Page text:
Nepal is home to one of Australia’s oldest agricultural AID programs (did you know that AID stands for ‘Assistance in International Development’). The project started more than 40 years ago, and involves planting forestry plots which serve many purposes for the local community. The forests help to prevent erosion, which conserves precious Himalayan soils. The forests also provide a supply of timber, which has proven highly valuable in reconstruction efforts following the recent devastating Earthquake.
The forests provide an opportunity for agroforestry (see our earlier agroforestry post for more) to grow things like cardamom on the forest floor. This means farmers can get value out of the forests before the trees are cut down. Cardamom is a high value and low maintenance cash crop. The income earned from this form of agroforestry enables the farmers to fund education and medical expenses, buy food in times of food scarcity, and also to be reinvested for further agricultural production.
Australian AID Programs
Ian Nuberg from the University of Adelaide explains that until the 1960s there were fewer controls on the use of forests in the region. Later on however, people became worried about water from the Himalayas washing down and eroding the precious fertile soils. This concern caused the timber mill in the area to shut down. In 1995 the timber mill reopened with Australian AID funding, with 10% of profits being given to a local community fund. This also re-opened the plantation to strict government controls.
The project focuses on skills development, and passing down the challenging lessons and adaptation strategies Australian farmers have developed. An overall aim of the strategy is to turn the Eastern Gangetic Plains region into a food bowl for much of Asia.
Neal Menzies, the Dean of Agriculture at the University of Queensland, said on Landline today “look around, it’s a very fertile area… with the introduction of new technologies there can be enormous improvements of the amount of food coming out of the EGP”.
The challenge is to intensify agricultural production, but in a sustainable way. There is growing interest in Conservation Agriculture Based System Intensification (CASI). You can find out more about the project to reduce poverty through agriculture in an environmentally sustainable way here.
One way to do this is to grow an additional crop, such as mung beans. This involves shortening the time it takes to grow rice and wheat in a traditional 2 crop rotation, and enables more yield per unit area. Farmers are learning techniques such as directly drilling rice into paddocks before the monsoon season begins.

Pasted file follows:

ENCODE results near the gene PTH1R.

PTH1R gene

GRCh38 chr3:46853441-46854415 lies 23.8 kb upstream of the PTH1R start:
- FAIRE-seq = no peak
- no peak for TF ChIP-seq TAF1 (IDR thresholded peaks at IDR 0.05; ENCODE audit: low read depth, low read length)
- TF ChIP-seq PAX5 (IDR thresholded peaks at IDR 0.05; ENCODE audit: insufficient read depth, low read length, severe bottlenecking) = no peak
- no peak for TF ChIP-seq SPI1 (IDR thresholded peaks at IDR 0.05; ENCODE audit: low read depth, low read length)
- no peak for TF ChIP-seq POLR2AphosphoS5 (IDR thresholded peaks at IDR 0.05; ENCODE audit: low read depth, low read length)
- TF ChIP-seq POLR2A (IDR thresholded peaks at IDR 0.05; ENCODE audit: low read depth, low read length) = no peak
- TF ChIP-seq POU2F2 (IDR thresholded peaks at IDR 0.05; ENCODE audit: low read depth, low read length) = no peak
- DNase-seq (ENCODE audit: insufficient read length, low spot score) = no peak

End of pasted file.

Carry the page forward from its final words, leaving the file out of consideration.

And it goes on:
Another problem faced in Nepal is labour shortages. 10 million Nepalese people now live overseas as remittance workers. These workers are typically men who seek higher incomes abroad, and send large parts of their income to their families at home in Nepal. This means that the agricultural economy of Nepal is largely in the hands of women.
Labour shortages also mean that investing in technology is crucial to overcome manpower shortages. On Landline today, a local Nepalese farmer stated:
“before the machine we had to uproot the stubble… now this can be done in 5 minutes” – Landline.
Further, the technological revolution of developing country agriculture is also coupled with the feminisation of agriculture. Landline showed how women in Nepal are now using new rice ‘transplantors’ to increase yields.
“Women are driving the change to a mechanised farming future in Nepal” – Landline.
New methods of production, such as cooperative farming are helping some of the untouchables (poorest of the poor) in Nepal, who are being given access to water and land for the first time. Solar powered pumps are drawing water from shallow wells to irrigate crops in the dry season, and establishing aquaculture is also proving a stable source of income. The experiences of Australia’s projects in Nepal show how Development Agriculture provides many opportunities to make a difference to people’s lives, and also creates food security for our region.
For more information, or to view the Landline episode, see here.